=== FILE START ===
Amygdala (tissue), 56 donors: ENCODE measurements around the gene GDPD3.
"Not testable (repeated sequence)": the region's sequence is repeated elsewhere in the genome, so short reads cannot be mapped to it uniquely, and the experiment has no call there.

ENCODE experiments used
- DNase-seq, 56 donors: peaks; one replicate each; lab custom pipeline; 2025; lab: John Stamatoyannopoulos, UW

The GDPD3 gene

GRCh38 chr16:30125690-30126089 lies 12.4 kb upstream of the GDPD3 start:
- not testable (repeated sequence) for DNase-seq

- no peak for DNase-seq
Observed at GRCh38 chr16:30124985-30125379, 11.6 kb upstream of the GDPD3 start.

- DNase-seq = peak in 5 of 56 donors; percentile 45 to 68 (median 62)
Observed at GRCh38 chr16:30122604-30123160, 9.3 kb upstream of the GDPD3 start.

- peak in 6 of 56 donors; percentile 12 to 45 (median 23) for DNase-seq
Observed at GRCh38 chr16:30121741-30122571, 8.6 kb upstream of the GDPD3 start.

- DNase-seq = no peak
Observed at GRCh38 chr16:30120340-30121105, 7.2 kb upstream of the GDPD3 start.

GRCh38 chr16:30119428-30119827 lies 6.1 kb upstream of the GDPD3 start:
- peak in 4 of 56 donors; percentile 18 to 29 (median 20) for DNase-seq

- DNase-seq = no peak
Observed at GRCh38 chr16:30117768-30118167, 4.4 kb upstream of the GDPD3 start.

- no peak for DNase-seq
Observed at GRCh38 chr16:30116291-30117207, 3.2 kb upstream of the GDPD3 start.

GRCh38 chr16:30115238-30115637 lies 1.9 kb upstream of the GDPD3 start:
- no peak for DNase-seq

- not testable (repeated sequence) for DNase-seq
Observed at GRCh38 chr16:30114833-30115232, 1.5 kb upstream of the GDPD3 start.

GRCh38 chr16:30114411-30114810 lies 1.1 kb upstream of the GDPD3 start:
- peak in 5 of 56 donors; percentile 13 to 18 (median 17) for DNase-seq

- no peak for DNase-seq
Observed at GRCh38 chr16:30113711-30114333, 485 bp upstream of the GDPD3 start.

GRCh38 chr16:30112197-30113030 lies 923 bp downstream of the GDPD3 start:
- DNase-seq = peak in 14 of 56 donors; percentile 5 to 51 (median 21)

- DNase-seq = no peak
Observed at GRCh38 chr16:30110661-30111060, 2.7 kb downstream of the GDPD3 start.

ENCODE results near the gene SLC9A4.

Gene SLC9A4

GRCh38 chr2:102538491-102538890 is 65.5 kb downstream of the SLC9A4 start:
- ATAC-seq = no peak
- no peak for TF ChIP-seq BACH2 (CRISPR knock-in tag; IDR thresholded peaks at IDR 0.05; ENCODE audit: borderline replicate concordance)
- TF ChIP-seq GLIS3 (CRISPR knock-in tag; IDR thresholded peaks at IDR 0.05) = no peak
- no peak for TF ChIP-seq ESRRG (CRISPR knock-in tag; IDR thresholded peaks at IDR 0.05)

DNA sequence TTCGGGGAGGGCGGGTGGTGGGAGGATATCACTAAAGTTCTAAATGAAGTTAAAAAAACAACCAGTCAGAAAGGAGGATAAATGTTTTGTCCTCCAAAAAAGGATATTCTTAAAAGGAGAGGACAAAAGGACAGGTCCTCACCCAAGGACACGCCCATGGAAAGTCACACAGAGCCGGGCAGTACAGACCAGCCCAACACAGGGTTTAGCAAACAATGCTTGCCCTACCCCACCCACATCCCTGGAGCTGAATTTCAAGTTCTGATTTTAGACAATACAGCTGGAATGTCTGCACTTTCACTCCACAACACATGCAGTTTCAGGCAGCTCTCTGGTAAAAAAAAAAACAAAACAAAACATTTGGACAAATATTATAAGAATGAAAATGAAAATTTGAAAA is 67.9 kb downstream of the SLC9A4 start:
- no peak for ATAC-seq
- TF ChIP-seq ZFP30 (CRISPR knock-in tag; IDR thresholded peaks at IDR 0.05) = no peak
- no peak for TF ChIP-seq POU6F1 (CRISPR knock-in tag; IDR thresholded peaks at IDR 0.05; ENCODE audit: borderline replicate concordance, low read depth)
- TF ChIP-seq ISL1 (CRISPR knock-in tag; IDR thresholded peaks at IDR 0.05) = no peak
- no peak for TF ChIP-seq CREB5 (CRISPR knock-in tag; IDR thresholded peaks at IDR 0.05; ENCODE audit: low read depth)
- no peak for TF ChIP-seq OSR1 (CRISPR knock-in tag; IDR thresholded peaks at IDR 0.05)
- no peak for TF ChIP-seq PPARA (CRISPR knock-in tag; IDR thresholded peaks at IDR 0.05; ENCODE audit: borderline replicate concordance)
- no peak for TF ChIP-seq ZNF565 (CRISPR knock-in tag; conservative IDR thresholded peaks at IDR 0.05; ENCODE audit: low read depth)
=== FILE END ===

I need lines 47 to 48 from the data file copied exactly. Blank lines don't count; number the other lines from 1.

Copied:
- no peak for TF ChIP-seq OSR1 (CRISPR knock-in tag; IDR thresholded peaks at IDR 0.05)
- no peak for TF ChIP-seq PPARA (CRISPR knock-in tag; IDR thresholded peaks at IDR 0.05; ENCODE audit: borderline replicate concordance)